The Red and the Black | Study Guide


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The Red and the Black | Themes


Will to Power

As German philosopher Friedrich Nietzsche imagined it, the will to power—individuals' innate desire to dominate their surroundings and shape their lives—is the driving force behind all human endeavor. Since everyone has a will to power, he reasoned, people find themselves in conflict with others when their demands are not met or they are thwarted in accomplishing their ambitions or goals. Julien Sorel's desire to shine is ferocious, and he wants more than anything to succeed and become a man to be reckoned with. His hero is the French military general and emperor Napoleon Bonaparte; many French people of the time admired him as a figure who changed both France and the world for the better through his vision, drive, and determination. Napoleon had no scruples about displaying raw might and imposing his will to power on millions of people.

Julien's resentment stems from being thwarted in his ability to exert his will to power through his humble beginnings and uncertain social standing, and his entire life becomes a project in which he negotiates a social system that seeks to limit his ability to expand and achieve. The novel focuses on power relations between Julien and the other main characters as well as power struggles between Church and state, the Ultras and the liberals, and the bourgeoisie and the working class.

Love and Hate

Any intense relationship involves both love and hate, and this is particularly true in romantic relationships—most especially when they involve Julien Sorel. His desire to feel love and be close with Madame de Rênal and, later, Mathilde de la Mole, is entwined with his unshakeable resentment of both their class superiority and their emotional power over him. At the least sign of vulnerability, he must fight back and reassert his power. Because Mathilde and Julien have a similar makeup—their desire constantly battling with their pride and need to dominate and control—they fall into an extreme and perverse love-hate relationship. Madame de Rênal, on the other hand, feels primarily genuine and passionate love for Julien. As for Julien, his pride, suspicion, and envy keep him from feeling pure love until the final moments of his life.

Honor versus Vanity

Julien Sorel greatly values the concept of honor: being recognized and admired for his exceptional abilities and inherent nobility. But for him honor and vanity overlap to a dangerous degree. Julien's urge to be honorable—a trait he associates with his hero, Napoleon—is motivated not by the desire to help others or make the world a better place but rather by the desire to satisfy his vanity. He has what psychologists term grandiosity, or an inflated sense of himself, and he does whatever he must to maintain it. Julien's vanity makes him obsessively fearful of being cowardly or backing down under any circumstances, even when doing so would be the wise choice or he doesn't particularly want the offered prize. As a result he often abuses others—including those he loves—in his desire to boost his own self-esteem. Julien's idea of his duty to himself and his definition of what he needs to do to maintain his honor is a continuing thread in the novel.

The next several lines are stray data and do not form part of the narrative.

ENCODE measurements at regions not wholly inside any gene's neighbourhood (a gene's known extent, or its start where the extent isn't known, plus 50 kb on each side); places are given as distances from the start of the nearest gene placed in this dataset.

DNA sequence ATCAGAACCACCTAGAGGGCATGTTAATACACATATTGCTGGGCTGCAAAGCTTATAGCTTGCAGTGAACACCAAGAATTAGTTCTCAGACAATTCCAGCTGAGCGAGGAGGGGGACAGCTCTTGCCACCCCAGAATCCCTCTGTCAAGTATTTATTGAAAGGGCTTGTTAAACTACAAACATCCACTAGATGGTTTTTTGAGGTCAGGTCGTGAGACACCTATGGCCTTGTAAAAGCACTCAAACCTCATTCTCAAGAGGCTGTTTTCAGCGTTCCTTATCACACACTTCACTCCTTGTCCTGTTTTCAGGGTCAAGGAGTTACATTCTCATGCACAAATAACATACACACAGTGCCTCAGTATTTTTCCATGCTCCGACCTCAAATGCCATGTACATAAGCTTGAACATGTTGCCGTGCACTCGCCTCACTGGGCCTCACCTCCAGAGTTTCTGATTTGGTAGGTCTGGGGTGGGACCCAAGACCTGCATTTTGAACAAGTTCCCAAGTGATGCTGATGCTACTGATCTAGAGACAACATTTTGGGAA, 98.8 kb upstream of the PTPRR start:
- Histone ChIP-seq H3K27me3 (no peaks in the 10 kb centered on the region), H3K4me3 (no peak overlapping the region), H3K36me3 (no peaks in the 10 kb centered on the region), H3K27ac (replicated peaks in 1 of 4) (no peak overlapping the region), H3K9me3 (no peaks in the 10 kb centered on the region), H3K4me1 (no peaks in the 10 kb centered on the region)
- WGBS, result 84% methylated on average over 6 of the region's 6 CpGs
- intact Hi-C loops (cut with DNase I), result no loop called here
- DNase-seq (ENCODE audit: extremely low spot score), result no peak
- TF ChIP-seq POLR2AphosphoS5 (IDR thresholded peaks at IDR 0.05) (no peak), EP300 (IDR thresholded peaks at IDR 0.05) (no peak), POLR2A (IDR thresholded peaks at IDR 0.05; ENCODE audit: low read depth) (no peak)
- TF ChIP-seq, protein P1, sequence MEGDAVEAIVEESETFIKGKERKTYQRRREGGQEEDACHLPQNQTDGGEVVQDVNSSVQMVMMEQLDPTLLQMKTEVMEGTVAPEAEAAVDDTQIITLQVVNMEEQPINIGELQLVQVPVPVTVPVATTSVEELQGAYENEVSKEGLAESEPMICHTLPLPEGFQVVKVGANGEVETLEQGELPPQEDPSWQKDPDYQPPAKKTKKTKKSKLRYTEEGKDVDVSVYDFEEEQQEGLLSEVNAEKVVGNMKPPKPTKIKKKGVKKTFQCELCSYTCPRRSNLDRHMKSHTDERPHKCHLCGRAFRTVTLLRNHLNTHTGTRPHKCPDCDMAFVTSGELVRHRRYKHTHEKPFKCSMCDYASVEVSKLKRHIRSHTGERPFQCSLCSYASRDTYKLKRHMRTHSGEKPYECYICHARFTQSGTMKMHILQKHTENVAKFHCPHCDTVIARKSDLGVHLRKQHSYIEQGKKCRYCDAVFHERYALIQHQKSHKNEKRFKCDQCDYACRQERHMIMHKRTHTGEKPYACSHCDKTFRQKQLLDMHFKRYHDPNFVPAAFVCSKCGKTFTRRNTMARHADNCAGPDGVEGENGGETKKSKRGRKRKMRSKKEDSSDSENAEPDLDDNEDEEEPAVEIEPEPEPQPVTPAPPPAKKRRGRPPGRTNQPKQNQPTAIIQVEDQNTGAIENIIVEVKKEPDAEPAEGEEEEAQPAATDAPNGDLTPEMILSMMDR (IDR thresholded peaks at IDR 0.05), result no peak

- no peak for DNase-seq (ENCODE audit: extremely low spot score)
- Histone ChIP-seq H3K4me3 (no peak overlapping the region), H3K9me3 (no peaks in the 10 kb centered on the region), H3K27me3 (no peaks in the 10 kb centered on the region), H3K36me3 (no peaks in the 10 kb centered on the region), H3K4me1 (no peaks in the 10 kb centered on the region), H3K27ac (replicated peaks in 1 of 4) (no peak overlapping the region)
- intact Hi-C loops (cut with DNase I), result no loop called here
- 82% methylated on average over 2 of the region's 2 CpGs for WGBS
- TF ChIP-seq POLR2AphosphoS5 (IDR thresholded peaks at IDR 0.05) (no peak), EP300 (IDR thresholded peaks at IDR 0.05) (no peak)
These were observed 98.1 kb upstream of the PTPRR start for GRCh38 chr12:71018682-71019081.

Hypocrisy and Tyranny

Under tyranny the state is run by only one person, a handful of people, or a small ruling class that imposes its will on the majority and garners the lion's share of the benefits of living in society while the masses are oppressed. Tyranny necessarily creates hypocrisy. To survive under tyranny, individuals must be able to wear a mask or hide their true feelings and motives so they will not be crushed by the forces that control society. The Red and the Black explores tyranny in France in the 1820s, imposed on the populace by the Ultra-Royalists working in concordance with the Catholic Church to claim back the power they lost during the French Revolution. It is not surprising the smart and ambitious Julien Sorel decides to wholeheartedly embrace hypocrisy to get ahead in society: the novel supports the idea that this is the surest way to get ahead, and that Julien is in no way unusual for making his fortune through insincerity and posturing.

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